10 Under the Radar Trade Targets for Mariners: 10-6

SEATTLE, WA - JUNE 11: Seattle Mariners general manager Jerry Dipoto watches batting practice before a game between the Texas Rangers and the Seattle Mariners at Safeco Field on June 11, 2016 in Seattle, Washington. The Rangers won the game 2-1 in eleven innings. (Photo by Stephen Brashear/Getty Images)
SEATTLE, WA - JUNE 11: Seattle Mariners general manager Jerry Dipoto watches batting practice before a game between the Texas Rangers and the Seattle Mariners at Safeco Field on June 11, 2016 in Seattle, Washington. The Rangers won the game 2-1 in eleven innings. (Photo by Stephen Brashear/Getty Images) /
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9. Eddie Rosario, OF Minnesota Twins

MINNEAPOLIS, MINNESOTA – JUNE 11: Eddie Rosario #20 of the Minnesota Twins doubles in the fourth inning against the Seattle Mariners at Target Field on June 11, 2019 in Minneapolis, Minnesota. (Photo by Adam Bettcher/Getty Images)
MINNEAPOLIS, MINNESOTA – JUNE 11: Eddie Rosario #20 of the Minnesota Twins doubles in the fourth inning against the Seattle Mariners at Target Field on June 11, 2019 in Minneapolis, Minnesota. (Photo by Adam Bettcher/Getty Images) /

So right away, I’m guessing a few red flags ran through your mind. Undoubtedly, you are concerned about the already stacked Mariners outfield. You may also be wondering why the Twins would trade an intricate part of their AL Central winning club? Or perhaps you actually know Rosario’s 2019 wasn’t all that great?

Let’s talk about all those points, starting with the Mariners stacked outfield. Yes, the team needs to trade an outfielder or two, at least in theory. But there are two major “flaws” with that excuse. First, the Mariners have the most trade happy GM in the game and second, how much outfield depth does the team actually have?

Sure, they have a lot of names who play in the outfield, but what do we actually know about Domingo Santana‘s elbow injury? Are Jake Fraley and Braden Bishop everyday players? Who is the real Mallex Smith? Can Mitch Haniger overcome the lingering back issues?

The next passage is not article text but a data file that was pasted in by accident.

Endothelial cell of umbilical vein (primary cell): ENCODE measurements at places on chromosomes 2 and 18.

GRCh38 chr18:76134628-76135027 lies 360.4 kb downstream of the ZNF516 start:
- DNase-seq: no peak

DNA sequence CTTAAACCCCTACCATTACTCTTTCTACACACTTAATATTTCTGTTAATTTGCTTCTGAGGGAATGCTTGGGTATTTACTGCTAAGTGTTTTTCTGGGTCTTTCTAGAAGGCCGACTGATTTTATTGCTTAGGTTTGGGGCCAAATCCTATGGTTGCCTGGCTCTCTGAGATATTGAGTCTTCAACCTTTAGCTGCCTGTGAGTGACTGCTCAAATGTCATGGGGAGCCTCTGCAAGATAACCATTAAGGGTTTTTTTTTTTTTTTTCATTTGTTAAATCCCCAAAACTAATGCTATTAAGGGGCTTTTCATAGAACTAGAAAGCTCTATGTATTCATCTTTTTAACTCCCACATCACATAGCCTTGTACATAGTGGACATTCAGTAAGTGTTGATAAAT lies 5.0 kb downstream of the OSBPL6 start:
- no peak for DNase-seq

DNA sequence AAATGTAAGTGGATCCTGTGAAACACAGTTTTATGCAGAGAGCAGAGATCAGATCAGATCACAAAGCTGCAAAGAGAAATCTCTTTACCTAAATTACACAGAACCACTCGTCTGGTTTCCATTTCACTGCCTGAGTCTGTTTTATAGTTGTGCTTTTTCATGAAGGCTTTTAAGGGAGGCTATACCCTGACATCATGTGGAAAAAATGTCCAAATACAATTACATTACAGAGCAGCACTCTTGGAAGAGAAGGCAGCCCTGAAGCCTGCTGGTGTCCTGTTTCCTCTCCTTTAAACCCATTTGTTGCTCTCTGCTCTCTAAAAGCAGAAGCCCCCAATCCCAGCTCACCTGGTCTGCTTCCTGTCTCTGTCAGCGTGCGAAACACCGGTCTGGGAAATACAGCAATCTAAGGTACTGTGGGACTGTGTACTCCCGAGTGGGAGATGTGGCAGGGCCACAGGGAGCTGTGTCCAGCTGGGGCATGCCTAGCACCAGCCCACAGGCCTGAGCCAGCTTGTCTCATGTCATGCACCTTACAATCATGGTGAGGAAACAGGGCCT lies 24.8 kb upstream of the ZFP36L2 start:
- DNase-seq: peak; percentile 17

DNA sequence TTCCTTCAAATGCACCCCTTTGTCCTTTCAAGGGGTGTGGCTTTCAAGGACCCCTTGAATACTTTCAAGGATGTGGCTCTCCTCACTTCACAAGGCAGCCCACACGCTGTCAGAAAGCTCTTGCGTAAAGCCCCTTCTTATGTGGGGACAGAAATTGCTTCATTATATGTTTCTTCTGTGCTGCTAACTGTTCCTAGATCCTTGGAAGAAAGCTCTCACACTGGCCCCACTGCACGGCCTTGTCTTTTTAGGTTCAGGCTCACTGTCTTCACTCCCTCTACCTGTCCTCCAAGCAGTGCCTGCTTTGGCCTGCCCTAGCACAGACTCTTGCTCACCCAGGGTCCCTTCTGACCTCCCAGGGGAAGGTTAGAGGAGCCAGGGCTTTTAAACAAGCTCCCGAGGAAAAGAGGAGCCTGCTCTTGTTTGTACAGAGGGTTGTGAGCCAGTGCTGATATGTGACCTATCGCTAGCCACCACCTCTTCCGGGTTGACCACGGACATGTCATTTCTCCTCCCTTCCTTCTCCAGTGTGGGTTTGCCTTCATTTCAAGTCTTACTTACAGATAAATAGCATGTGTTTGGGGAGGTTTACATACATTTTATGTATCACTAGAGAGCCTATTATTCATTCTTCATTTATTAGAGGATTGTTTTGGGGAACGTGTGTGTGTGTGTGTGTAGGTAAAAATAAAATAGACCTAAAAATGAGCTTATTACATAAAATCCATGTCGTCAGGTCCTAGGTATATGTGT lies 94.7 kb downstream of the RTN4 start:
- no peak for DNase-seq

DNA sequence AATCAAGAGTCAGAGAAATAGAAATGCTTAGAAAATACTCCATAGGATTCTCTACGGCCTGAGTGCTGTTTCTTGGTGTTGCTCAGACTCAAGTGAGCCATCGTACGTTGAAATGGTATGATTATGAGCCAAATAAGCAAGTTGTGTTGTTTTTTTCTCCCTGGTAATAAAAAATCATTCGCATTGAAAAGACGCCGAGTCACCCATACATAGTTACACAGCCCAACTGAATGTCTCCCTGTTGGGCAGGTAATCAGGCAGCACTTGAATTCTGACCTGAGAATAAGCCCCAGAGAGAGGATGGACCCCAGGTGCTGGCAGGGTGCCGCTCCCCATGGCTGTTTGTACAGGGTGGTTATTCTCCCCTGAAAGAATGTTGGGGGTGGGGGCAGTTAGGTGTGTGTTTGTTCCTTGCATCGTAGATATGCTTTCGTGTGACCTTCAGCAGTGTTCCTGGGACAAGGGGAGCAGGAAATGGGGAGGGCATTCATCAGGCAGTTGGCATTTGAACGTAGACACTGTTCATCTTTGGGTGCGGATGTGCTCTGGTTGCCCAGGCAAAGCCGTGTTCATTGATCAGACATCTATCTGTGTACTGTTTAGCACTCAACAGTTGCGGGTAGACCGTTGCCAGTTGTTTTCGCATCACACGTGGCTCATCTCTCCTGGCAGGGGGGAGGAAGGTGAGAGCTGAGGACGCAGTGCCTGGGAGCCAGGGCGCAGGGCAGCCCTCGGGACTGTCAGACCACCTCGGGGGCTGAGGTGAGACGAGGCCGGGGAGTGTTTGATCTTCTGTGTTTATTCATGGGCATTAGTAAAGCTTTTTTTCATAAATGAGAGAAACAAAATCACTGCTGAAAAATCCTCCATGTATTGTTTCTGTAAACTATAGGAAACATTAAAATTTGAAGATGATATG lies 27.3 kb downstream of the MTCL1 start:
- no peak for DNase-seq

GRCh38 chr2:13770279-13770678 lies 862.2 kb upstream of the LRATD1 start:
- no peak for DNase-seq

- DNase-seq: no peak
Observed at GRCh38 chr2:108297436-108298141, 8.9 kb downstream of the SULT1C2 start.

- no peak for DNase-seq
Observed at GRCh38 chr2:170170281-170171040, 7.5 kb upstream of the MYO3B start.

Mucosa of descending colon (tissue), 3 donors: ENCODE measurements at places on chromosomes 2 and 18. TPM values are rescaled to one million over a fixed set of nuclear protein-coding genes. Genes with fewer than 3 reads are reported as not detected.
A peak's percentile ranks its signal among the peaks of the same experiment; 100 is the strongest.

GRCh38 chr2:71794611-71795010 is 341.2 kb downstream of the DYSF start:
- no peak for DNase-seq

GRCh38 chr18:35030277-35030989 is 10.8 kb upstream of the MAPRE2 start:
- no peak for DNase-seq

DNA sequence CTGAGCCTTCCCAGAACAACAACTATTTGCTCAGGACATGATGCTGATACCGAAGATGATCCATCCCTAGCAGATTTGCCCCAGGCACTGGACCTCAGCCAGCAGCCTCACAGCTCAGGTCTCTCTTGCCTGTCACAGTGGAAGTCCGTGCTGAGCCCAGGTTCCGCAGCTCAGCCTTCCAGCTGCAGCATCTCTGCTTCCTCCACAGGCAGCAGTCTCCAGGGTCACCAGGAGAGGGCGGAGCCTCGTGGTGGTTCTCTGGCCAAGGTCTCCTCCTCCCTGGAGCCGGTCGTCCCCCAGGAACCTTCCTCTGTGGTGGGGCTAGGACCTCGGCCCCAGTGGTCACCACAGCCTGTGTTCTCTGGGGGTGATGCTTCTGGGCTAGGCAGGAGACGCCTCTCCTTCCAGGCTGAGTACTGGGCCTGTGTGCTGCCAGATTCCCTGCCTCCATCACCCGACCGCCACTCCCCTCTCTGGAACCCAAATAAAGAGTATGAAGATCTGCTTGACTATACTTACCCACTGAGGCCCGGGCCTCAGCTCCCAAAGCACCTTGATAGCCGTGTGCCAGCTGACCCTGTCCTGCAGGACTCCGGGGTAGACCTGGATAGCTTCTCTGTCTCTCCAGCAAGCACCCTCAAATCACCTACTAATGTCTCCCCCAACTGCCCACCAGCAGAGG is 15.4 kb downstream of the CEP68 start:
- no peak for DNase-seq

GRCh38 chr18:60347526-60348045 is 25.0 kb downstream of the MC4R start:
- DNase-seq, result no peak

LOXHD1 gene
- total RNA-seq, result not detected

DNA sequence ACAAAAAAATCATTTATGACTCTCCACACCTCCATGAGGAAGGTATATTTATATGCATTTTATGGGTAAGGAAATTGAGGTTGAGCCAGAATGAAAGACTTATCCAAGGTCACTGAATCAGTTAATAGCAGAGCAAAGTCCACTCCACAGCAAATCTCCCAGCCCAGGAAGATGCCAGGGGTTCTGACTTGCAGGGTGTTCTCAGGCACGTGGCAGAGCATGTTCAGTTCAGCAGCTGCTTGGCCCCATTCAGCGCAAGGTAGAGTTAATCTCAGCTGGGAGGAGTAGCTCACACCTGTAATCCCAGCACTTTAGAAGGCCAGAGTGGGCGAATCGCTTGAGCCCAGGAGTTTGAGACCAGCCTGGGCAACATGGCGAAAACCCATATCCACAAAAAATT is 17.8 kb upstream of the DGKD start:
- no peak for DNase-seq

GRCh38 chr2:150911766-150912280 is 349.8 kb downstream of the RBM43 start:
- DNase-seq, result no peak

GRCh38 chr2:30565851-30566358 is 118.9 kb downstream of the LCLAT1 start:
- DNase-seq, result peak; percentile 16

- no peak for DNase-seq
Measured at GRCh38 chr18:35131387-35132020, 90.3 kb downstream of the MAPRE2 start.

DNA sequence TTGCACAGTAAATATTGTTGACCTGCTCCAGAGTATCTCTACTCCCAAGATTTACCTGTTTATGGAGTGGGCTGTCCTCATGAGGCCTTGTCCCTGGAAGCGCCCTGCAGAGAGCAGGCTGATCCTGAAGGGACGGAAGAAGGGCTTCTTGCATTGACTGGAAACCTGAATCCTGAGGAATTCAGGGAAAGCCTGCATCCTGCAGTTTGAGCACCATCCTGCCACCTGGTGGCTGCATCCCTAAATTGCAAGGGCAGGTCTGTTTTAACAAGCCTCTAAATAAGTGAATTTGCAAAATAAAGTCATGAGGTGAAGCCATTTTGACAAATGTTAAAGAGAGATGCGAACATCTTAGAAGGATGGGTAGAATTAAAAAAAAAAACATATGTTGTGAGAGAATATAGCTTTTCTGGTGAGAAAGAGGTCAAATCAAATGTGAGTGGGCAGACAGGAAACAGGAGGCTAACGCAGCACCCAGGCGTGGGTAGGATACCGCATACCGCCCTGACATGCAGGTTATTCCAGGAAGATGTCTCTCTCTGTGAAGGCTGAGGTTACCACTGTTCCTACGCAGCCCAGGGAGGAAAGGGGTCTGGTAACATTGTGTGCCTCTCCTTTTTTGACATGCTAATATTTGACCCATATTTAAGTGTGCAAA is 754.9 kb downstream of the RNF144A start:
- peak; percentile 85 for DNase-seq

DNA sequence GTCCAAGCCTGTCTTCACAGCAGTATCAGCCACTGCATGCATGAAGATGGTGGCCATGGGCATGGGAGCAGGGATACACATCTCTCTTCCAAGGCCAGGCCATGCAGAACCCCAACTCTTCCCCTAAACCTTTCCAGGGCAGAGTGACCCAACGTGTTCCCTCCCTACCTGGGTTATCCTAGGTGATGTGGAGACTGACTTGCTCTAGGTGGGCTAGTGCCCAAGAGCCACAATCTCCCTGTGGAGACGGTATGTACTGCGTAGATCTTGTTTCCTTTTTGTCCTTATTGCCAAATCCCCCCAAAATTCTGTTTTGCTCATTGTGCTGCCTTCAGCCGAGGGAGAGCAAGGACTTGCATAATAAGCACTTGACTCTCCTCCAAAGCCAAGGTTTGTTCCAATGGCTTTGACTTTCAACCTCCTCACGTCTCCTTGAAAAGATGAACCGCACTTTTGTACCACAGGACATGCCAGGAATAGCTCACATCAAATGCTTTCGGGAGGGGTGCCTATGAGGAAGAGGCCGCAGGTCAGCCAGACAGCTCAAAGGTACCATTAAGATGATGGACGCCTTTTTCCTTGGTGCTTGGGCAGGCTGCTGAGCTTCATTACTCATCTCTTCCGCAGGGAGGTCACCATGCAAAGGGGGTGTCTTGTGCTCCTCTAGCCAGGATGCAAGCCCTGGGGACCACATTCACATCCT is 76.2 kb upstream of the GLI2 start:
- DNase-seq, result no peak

So yes, they have a lot of outfielders, but aside from Mitch Haniger, how many do you trust can play 140 games at the big league level and succeed?

As for why the Twins may move Rosario, it’s pretty simple. They are a mid-market club with a restricted payroll. Rosario is scheduled to make roughly $9 million in arbitration this winter and will likely earn somewhere in the neighborhood of $12 million in 2021 before he hits free agency.

The Twins have 10 arbitration-eligible players and will surely need to make some moves this off-season. So, Rosario, who has just two years of club control remaining, coming off a mediocre season, is a pretty good candidate for a trade.

Speaking of Rosario’s mediocre season, he still posted a .276 BA, with an .800 OPS, 32 home runs, 109 RBI, and scored 91 runs. Unfortunately, his .300 OBP is about 25 points below-league-average and his defense took a sharp decline in 2019.

Still, Rosario is just 28-years-old and is one season removed from a .288/.323/.479 campaign that saw him play well in left field, post a 114 wRC+ and a 3.5 fWAR. Rosario would definitely raise the floor of the 2020 and 2021 teams and is still in his statistical prime. Sign me up.

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